How to Register a Good Domain Name | Tips and Hints

email for a good domain name

You will need a good domain name to use for your day to day email requirements.

There’s more to registering a good domain name than just getting your company name. In fact your company name might not be the best choice for your website address. There are several things that you should consider for your new domain name.

A Good Domain Name is Memorable

Your domain name should be easy to remember. If it’s too long, an unusual word or even a made up word, it could also be easily forgotten! Remember that a good domain name might also be used in other marketing from radio advertising to print media.

K.I.D. – Keywords in Domain

A domain containing keywords can make life easier when it comes to improving your search engine rankings. Search engines like Google rank websites in part based on the domain name itself. Links back to your website will also contain the domain name keywords that will enhance your rankings for that search. Another nice touch is that keywords in the domain name also tend to make it more memorable, easier to spell and more relevant to a potential customer.

Domain Name Spelling

This is a basic point that so many businesses don’t consider when registering a good domain name. Ask yourself… will a potential client be able to spell it? Not everyone is a walking dictionary, so a clever, obscure word might sound really cool but not much use if no one can remember how to spell it! Would it be easy to spell if you heard it on the radio? If your company uses radio advertising, hyphens in a domain name would be a disaster. Keep it simple and consider spelling variations.

Register a top-level domain name

In New Zealand, top level domain names (.nz) have only become available from late 2014. Previous to this, the suffix considered locally to be a TLD was .co.nz, which is technically a second-tier domain. Because of this, it is preferable to register your domain in both .nz and .co.nz versions. Sometimes when the name you want isn’t available, it’s tempting to register a less recognised 2nd tier domain name such as .net.nz, .kiwi or one of the many others now available. These domains are considered by some to rank lower than top level domains and can also work against you. A potential client can mistakenly go to your competition’s website if they hold the NZ top level domain name¬†you wanted!

Avoid using sub domains

Occasionally, you’ll see a website using a sub domain (eg; subdomain.domain.co.nz) but search engines treat sub-domains differently to the domain, so this can interfere with your search engine optimisation. For instance, if you wanted to add pages that were translated into German, you would be better to put them in yourdomain.nz/de/ than de.yourdomain.nz/. Google consider a sub-domain to be an entirely different website, so you will find yourself in the position of trying to rank multiple websites rather than just one.

Should you register multiple domain names?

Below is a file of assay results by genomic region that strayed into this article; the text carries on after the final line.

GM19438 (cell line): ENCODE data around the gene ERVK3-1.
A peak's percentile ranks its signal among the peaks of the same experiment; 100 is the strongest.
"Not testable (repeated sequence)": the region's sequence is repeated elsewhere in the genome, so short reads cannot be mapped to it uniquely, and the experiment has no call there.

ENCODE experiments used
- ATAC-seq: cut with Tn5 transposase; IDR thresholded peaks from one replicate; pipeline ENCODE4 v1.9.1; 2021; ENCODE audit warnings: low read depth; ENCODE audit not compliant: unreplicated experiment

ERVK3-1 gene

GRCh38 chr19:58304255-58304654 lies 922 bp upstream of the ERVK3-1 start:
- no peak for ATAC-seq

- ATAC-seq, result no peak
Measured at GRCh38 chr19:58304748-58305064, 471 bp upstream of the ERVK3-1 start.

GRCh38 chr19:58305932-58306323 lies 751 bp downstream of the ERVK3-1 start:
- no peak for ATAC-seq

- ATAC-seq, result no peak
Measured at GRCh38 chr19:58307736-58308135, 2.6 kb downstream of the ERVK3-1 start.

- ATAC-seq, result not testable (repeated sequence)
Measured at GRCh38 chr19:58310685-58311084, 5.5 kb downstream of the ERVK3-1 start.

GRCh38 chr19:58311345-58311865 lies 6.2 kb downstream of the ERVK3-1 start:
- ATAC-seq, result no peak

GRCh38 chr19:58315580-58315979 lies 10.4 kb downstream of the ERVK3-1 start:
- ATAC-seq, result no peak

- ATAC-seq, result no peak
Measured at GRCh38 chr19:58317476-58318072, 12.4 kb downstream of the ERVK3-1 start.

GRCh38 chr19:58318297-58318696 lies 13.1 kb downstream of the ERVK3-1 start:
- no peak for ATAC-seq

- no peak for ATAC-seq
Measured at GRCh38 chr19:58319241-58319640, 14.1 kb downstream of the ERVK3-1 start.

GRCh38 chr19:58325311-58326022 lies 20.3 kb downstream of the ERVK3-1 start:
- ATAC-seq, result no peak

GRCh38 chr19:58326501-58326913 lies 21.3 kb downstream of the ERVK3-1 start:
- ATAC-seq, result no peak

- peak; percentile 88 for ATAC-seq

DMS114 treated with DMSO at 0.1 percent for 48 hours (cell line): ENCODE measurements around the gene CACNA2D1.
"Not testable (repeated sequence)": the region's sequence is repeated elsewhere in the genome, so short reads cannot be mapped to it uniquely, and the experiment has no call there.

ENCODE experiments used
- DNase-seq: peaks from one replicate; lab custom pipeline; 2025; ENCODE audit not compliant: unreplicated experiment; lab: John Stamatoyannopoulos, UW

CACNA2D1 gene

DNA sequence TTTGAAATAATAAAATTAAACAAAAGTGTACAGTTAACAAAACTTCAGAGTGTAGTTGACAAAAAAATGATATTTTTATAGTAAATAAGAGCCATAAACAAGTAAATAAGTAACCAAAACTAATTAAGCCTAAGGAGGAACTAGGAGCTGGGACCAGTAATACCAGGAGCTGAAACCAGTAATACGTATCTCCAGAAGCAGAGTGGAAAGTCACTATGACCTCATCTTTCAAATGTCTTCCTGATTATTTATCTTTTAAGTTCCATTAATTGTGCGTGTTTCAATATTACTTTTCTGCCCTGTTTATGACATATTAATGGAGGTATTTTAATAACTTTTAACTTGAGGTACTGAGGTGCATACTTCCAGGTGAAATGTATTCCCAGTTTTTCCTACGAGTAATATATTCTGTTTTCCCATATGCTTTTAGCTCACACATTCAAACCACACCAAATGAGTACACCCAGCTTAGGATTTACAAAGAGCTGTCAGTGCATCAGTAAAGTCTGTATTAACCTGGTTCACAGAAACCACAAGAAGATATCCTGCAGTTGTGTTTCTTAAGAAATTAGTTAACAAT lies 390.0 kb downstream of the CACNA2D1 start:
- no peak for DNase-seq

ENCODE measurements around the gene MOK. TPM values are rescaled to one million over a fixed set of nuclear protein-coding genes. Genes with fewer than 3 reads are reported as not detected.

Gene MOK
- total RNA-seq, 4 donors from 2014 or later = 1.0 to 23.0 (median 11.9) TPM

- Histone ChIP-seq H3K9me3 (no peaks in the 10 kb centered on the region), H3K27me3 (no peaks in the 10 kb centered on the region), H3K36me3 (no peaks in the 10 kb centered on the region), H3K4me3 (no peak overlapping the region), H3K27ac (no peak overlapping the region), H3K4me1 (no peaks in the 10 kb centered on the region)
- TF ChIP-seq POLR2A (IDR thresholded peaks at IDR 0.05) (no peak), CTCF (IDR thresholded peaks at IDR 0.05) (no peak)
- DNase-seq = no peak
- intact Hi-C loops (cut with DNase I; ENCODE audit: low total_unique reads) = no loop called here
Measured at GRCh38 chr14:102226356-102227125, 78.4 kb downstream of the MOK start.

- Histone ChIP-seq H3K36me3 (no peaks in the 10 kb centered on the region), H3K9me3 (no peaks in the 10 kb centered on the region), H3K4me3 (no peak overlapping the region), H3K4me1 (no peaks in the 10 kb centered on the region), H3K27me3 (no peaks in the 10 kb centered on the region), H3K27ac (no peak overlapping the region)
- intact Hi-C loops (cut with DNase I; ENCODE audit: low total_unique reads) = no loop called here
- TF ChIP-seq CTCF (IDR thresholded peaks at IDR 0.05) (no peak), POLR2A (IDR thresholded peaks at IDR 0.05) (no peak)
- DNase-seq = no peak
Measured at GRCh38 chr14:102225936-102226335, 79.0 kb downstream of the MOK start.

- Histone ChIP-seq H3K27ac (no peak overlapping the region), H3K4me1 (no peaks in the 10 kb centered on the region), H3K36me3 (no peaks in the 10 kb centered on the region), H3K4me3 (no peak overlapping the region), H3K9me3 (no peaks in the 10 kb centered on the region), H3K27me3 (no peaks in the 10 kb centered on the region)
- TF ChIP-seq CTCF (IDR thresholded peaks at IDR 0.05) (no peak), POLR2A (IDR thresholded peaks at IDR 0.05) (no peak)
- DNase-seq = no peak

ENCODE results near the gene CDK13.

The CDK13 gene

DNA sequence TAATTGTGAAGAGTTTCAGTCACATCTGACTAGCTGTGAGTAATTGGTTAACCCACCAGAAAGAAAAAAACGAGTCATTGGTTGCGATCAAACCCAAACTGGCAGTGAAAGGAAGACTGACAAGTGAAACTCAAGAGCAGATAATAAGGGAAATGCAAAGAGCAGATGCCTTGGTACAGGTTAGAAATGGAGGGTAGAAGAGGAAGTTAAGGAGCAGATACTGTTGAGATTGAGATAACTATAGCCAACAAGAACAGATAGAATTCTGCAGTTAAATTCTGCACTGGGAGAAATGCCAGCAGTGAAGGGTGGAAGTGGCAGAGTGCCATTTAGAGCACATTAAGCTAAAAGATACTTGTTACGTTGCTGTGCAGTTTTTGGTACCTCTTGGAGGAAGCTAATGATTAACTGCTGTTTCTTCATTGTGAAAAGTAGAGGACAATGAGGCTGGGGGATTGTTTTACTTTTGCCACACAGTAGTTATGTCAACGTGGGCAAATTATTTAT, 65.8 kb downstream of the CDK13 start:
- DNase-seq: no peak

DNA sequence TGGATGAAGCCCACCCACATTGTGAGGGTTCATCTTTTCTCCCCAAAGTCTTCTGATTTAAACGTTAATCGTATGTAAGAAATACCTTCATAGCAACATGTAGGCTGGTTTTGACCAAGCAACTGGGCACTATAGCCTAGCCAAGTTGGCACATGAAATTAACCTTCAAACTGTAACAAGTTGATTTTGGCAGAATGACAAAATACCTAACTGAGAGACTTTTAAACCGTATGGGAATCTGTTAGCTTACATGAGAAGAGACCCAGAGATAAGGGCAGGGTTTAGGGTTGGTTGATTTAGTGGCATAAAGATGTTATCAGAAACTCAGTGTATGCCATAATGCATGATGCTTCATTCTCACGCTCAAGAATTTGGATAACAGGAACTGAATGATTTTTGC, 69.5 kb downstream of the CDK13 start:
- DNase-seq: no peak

We have registered multiple domain names for Energise Web primarily to try and protect our brand. You can also register domains that you would prefer your competitors not to get their hands on. Note that you could be walking into a legal minefield if you try to register a domain name containing another company’s brand or trademark. This is referred to as cybersquatting.

Realistically, it’s not practical to register every possible version of your domain name without spending a lot of money. Some people think that extra domain names with keywords in them will improve website rank but this isn’t necessarily true. If the extra domain names have no history, there is no SEO advantage. However, if they do have a history, this could be useful or it could be a disaster. There are many domain names that become available every month because the domain has been “tainted” by poor quality SEO that crashed the rank of the website previously using the domain name. It’s always a good idea to check if the domain name you want has a past that you don’t want to be associated with.

Choose a canonical domain

Every web page on your website has to have a canonical URL. This is the web page address that is considered to be the main address of that page. Your website needs to be set up with a canonical domain and any other domain names that you use should have a 301 redirect to that domain. For instance…

  • energise.co.nz is the domain name that we use for our canonical URLs.
  • www.energise.co.nz is the canonical URL for our home page
  • You can also access our website using www.energize.co.nz (with a Z) but it 301 redirects to www.energise.co.nz (with an S).
  • All pages on our website use www.energise.co.nz as part of the URL, no matter what domain name you use to access them.

The canonical domain name is also the address that you want Google to identify as the domain associated with your website. If you don’t specify one, Google will choose one and itt might not be the one you want it to be.

Use your noggin

Registering a good domain name is mostly common sense. Think about it from your clients’ point of view. Keep it simple and remember that you may want to use your new domain name for years to come. Energise Web can register domain names on your behalf, set up your email accounts and host your website. Contact us for a web design quote today!

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